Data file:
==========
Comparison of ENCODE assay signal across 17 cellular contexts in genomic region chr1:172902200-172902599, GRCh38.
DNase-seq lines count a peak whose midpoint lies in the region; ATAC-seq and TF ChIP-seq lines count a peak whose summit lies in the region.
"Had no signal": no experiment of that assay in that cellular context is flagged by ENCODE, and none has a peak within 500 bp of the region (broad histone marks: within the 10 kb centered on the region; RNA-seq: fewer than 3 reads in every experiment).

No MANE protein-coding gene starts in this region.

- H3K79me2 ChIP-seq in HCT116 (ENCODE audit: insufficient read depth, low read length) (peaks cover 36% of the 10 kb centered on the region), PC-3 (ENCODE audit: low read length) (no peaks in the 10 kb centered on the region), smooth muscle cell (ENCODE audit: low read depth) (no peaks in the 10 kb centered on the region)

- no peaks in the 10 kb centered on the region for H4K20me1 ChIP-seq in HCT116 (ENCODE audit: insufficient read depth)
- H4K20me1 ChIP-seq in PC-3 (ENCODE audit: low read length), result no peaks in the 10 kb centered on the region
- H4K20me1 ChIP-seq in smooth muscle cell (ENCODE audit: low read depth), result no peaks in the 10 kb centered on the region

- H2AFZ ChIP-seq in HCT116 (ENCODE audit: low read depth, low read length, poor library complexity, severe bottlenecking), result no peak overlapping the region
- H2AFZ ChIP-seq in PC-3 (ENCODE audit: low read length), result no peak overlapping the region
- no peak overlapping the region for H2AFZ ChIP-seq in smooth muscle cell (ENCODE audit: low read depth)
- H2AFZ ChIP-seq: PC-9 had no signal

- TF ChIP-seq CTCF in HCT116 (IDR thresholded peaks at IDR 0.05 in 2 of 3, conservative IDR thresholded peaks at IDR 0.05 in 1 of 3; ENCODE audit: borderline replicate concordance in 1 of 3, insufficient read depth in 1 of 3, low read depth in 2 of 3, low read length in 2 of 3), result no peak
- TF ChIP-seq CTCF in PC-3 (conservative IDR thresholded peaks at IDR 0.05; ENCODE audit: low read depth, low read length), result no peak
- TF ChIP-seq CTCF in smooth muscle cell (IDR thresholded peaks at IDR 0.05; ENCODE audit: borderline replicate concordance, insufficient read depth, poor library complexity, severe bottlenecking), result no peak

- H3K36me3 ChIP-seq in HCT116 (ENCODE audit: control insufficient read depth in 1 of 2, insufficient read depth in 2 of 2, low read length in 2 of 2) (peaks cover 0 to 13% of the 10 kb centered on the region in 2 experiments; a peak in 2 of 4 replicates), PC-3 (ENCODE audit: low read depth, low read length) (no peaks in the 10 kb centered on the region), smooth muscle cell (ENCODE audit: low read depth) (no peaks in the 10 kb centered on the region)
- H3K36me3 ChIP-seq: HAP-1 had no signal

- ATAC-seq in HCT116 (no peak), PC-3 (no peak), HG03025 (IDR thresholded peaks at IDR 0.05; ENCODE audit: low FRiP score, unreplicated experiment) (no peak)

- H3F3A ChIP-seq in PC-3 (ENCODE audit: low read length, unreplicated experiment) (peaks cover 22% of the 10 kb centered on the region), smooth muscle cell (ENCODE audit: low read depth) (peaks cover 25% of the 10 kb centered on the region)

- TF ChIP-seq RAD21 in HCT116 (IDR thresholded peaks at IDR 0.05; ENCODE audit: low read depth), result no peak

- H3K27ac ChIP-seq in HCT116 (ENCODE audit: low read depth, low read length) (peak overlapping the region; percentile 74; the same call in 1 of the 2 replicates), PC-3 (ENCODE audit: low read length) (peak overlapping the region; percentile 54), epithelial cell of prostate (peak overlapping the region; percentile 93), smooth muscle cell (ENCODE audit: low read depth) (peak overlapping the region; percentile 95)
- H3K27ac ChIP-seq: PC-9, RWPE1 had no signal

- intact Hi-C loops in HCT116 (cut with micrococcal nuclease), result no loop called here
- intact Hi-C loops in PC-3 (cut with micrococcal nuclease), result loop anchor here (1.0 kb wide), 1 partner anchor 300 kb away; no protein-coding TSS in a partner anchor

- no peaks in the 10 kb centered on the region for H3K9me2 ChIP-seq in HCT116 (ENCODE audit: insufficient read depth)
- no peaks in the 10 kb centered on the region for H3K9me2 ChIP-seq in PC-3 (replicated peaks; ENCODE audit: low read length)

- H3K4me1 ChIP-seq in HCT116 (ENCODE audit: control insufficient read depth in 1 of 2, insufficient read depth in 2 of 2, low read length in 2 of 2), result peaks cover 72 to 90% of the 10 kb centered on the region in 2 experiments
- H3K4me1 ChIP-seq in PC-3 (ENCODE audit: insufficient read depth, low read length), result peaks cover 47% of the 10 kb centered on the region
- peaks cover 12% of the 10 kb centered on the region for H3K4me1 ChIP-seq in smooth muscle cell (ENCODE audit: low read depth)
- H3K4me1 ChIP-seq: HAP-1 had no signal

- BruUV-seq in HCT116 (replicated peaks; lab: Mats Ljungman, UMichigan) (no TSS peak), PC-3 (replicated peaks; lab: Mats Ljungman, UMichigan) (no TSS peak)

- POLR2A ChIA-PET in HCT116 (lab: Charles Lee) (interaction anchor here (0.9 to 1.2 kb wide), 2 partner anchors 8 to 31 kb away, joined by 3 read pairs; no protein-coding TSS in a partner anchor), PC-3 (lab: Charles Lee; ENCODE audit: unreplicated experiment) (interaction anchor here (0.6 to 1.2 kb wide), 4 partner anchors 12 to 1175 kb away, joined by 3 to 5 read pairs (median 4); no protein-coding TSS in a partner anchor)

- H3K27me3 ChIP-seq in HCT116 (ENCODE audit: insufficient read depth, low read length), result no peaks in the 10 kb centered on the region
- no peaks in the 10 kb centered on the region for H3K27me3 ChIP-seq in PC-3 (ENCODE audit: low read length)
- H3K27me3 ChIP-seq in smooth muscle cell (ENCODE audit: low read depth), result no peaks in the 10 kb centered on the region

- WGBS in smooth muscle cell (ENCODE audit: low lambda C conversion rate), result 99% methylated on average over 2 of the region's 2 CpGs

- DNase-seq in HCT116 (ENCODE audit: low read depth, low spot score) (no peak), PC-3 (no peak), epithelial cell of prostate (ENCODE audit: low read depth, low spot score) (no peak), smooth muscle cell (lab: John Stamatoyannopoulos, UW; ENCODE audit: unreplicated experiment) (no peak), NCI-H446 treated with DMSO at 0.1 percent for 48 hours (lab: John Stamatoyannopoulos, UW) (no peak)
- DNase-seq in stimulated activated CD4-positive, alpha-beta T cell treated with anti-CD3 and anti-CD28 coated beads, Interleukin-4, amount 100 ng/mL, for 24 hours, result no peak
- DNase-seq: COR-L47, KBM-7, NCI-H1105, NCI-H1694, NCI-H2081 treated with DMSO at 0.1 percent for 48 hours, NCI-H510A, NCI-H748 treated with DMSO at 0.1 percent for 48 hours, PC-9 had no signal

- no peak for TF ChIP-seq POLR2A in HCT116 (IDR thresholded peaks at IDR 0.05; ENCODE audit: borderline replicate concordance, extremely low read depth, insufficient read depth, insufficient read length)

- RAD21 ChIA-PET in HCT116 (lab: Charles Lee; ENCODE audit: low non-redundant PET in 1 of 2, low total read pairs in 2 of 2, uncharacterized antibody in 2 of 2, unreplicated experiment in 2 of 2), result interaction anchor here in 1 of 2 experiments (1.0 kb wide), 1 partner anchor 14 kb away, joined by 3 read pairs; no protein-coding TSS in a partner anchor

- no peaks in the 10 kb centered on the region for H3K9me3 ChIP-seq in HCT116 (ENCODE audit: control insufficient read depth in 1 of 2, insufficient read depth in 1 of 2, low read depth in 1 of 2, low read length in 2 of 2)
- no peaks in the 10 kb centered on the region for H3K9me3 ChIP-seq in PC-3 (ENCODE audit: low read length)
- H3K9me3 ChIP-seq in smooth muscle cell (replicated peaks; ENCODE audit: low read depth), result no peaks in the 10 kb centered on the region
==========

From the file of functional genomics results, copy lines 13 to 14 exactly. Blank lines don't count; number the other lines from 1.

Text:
- TF ChIP-seq CTCF in HCT116 (IDR thresholded peaks at IDR 0.05 in 2 of 3, conservative IDR thresholded peaks at IDR 0.05 in 1 of 3; ENCODE audit: borderline replicate concordance in 1 of 3, insufficient read depth in 1 of 3, low read depth in 2 of 3, low read length in 2 of 3), result no peak
- TF ChIP-seq CTCF in PC-3 (conservative IDR thresholded peaks at IDR 0.05; ENCODE audit: low read depth, low read length), result no peak